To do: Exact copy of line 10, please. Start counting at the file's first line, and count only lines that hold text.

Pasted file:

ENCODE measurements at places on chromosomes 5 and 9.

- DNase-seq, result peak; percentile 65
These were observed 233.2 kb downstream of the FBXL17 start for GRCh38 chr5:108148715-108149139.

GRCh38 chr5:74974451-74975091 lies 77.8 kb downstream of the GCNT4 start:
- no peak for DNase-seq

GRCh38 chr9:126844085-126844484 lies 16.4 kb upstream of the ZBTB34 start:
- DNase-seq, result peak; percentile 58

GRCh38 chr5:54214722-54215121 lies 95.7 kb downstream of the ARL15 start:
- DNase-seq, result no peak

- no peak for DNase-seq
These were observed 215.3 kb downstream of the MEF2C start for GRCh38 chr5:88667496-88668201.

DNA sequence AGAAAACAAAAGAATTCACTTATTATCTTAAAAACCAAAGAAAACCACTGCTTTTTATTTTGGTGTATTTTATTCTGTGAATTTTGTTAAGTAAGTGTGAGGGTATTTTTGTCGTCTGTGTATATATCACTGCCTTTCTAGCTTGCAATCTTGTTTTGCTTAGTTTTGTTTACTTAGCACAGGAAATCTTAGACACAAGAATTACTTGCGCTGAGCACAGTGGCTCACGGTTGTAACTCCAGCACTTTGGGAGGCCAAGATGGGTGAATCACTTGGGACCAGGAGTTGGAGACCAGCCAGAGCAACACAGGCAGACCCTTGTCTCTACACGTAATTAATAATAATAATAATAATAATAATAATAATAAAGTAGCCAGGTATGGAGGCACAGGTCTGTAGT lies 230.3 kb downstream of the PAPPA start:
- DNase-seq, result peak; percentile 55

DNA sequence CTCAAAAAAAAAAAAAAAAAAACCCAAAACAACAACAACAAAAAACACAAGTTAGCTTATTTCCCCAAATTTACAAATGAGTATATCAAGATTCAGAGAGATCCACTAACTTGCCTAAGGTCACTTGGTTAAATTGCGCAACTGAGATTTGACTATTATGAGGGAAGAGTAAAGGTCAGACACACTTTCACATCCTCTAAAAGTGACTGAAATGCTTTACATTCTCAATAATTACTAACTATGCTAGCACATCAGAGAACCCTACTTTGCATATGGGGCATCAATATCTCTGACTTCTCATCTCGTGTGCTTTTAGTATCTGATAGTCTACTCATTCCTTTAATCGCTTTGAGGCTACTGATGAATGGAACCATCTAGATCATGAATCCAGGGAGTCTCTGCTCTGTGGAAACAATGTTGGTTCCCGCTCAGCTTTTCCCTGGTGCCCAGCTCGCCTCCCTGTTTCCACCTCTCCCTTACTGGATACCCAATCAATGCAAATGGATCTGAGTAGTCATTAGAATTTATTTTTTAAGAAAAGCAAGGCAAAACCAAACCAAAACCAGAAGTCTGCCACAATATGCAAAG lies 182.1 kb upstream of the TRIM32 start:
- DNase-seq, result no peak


- no peak for DNase-seq